Autism Watch: 2007

Archive for the ‘Uncategorized’ Category

Yesterday was BB’s six month dental exam and cleaning. I’m not sure who dreads them more — him or me? Hmmm, me. Yes, definitely me. I have to drive him down there, almost 1.5 hours in one direction, then all the way home in awful tourist and end of the work day traffic.

If you’ve been reading my blog for a while, you know dentist appointments and BB haven’t always gotten along. So what changed? Finding a new dentist. It may be work, it may take a long time, you may have to pay a little out-of-pocket by going out-of-network on your insurance plan, or you may have to drive a long time, but it’s worth it.

BB used to be afraid of the dentist. Hated it. Now? “When are we leaving, Mom?”

However, it’s still not always good. For some reason, he gets anxious about it and he’s kind of a boogar by the time we get there. You know, the kind of boogar where the other parents in the waiting room look up from their magazines and try to surreptitiously check out what the mouthy kid looks like or if the mom looks abashed. (If you looked, yes, I was abashed. Very much so.) The mouthy kid looked cute, comfy with his bandanna around his neck (should he need to become incognito, you know) and bored, playing with the stress ball in his hand.

It continues in the dentist’s chair. I answer questions about his dental history and habits while he’s being worked on, and he starts to squirm. More and more, in irritation at my responses. Finally, when he gets a clear chance to talk, “Mom, you don’t know what you’re talking about. You’re not in my mouth. Let me tell her.”

Sigh.

My sweet boy disappeared halfway through the drive to the dentist and only started to re-appear about two hours ago. It only got worse from there, though he did cooperate for the rest of the exam, the cleaning (minus the fluoride, thank you very much) and the x-rays. By the time we were 30 minutes from home, he wanted a new family, he didn’t like me and I was NOT his mom anymore.

Who knew?

It was a long night, made worse by the fact that I’d postponed an appointment to the podiatrist for my plantar fasciitis and my foot was killing me. The husband made dinner, and I sat with ice on my foot. Exhausted. Totally drained from his behavior and the rush-rush-rush of the entire day.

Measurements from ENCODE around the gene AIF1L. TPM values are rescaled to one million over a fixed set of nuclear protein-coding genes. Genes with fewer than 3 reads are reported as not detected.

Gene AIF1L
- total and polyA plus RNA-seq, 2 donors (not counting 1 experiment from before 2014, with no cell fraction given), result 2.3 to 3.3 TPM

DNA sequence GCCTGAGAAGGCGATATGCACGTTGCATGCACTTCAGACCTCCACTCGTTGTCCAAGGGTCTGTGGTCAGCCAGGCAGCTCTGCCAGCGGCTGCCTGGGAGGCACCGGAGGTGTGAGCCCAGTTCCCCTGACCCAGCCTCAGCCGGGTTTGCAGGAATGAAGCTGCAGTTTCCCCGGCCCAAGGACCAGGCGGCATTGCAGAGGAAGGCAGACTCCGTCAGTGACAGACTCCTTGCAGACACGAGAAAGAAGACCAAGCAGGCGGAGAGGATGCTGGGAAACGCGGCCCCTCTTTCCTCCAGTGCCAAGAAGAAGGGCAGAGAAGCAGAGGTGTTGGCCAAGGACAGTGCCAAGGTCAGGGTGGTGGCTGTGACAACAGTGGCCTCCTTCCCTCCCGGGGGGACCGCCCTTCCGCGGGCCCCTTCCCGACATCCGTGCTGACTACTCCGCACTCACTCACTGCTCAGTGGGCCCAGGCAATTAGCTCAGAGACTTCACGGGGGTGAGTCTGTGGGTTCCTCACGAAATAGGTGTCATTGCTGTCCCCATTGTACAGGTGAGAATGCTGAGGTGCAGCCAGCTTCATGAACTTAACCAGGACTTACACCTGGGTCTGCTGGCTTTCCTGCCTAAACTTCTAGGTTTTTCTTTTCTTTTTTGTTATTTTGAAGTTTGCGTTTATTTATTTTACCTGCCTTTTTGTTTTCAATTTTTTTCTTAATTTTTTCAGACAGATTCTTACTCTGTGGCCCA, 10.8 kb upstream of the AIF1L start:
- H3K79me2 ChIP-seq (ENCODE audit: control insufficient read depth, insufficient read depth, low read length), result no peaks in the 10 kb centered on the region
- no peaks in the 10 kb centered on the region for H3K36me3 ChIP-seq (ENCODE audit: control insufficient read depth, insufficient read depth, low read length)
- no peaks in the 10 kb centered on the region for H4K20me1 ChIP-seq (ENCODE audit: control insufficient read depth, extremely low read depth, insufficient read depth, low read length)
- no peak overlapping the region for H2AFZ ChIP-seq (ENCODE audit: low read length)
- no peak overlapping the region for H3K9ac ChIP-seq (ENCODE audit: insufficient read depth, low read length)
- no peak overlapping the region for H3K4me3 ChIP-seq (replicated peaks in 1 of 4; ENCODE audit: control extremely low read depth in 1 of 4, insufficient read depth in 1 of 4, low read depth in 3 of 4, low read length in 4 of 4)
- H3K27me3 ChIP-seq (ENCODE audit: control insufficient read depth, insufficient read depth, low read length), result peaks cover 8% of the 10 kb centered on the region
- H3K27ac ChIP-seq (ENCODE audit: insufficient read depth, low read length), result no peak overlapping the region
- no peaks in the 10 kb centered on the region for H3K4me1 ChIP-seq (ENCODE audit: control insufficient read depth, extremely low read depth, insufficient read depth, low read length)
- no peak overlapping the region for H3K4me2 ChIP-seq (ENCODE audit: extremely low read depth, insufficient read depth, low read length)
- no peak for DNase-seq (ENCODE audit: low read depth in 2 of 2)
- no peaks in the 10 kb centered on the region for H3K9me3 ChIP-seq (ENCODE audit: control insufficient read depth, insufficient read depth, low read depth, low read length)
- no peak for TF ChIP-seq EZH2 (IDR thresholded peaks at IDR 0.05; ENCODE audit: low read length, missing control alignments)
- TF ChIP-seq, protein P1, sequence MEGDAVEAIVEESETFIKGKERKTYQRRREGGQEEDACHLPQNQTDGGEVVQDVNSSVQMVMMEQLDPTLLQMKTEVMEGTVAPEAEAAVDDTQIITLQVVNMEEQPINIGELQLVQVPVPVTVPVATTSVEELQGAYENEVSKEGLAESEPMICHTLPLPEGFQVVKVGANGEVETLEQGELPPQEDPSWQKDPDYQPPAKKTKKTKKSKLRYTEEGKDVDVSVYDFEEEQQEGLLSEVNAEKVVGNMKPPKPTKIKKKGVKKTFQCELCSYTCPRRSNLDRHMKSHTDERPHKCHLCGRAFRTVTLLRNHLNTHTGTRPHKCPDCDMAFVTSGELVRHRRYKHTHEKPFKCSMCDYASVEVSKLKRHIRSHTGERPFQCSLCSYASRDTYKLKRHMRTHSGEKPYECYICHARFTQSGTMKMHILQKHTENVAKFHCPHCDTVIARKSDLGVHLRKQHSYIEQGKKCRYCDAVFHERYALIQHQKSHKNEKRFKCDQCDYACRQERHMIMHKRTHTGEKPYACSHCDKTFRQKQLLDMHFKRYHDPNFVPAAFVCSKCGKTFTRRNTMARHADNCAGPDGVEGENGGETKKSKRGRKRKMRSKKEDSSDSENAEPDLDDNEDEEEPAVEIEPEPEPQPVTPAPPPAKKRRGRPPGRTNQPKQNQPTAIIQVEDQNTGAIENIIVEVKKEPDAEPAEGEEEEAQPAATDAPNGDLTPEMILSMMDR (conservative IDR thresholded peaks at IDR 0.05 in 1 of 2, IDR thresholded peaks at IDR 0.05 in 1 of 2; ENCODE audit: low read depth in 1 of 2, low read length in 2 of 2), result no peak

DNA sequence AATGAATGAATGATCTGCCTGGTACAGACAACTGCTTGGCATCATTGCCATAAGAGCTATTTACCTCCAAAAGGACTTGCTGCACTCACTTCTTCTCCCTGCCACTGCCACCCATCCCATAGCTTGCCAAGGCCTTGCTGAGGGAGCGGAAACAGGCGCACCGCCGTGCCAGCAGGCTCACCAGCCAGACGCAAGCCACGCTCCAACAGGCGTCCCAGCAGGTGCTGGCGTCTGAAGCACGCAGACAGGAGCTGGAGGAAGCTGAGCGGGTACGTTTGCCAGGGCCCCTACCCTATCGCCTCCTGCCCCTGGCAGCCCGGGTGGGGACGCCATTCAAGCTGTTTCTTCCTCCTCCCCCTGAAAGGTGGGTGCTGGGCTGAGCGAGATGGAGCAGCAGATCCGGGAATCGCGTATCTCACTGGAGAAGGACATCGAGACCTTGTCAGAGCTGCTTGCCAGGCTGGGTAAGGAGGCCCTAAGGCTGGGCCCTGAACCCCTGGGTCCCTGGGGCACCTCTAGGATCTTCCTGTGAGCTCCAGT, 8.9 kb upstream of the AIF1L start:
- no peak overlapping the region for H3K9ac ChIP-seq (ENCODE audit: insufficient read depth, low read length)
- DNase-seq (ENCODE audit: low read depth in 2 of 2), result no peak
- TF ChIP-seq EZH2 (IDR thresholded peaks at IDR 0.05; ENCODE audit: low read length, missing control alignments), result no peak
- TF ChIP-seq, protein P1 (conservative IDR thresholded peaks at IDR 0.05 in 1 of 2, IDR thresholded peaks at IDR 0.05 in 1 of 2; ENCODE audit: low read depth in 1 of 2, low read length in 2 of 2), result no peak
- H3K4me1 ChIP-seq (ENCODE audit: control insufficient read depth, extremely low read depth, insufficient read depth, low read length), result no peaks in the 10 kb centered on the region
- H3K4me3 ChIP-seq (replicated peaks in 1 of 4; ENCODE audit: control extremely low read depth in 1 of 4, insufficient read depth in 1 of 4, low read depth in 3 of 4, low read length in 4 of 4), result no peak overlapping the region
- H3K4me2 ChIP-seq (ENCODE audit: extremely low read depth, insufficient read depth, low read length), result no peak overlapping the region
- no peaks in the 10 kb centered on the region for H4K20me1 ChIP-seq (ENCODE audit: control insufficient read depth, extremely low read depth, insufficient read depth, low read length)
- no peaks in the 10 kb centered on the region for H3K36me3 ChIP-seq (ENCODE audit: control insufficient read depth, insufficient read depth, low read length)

Today, he didn’t get better until I finally sat him down and told him he could not yell at me anymore. I sat there, with him unhappy at my presence, explaining why I wasn’t going to allow him to yell at me, or anyone else, anymore. And as for the constant complaining? Three per day. Period. No more. You complain a fourth time and the computer gets taken away. Same consequence if I have to remind you more than once not to yell at me.

I realize it’s an issue of control. He wants his room to look a certain way so when I move the water bottles or turn the nightlight off, I’m changing the way he wants it. When I tell him it’s school at 10am today instead of 10:30am, he doesn’t have control and it’s a change. I get it, really, but that doesn’t make it okay. It’s not an excuse to yell and be mean. So we talked about it, and beginning next week, after we’ve had a couple of uninterrupted days to reinforce the new rules, we’re starting a behavior program that I hope will address his anger and control issues.

I have hope. I just know it won’t be easy. He’s smart and he recognizes that he’s being mean…it’s just after the fact. Tonight, he stuck a note on the door saying he was sorry. Cute, but not enough. It did, however, open the door for him acknowledging that he needs to find some better ways to cope. He actually googled it, he said. I believe it, google is a big tool for him, and he uses it as a springboard for further research and study. If he’s interested, get out of the way, he will do it thoroughly.

Tomorrow we have a homeschool event…same place that “The Issue” happened a few weeks ago. I told him we’d ignore her and it wouldn’t change anything. He won’t let me sit next to him in the class, so maybe he’ll sit in back with me. Not sure. I want him to learn from it, but not be afraid or let her intimidate him. He doesn’t need to stop asking questions, he just needs to be mindful of how he does it. If he does it wrong, I will address it, as always. We’ll see how it goes. If nothing else, I’m super-proud of him that he’s not letting her possible attendance influence him going again. Way to go, BB.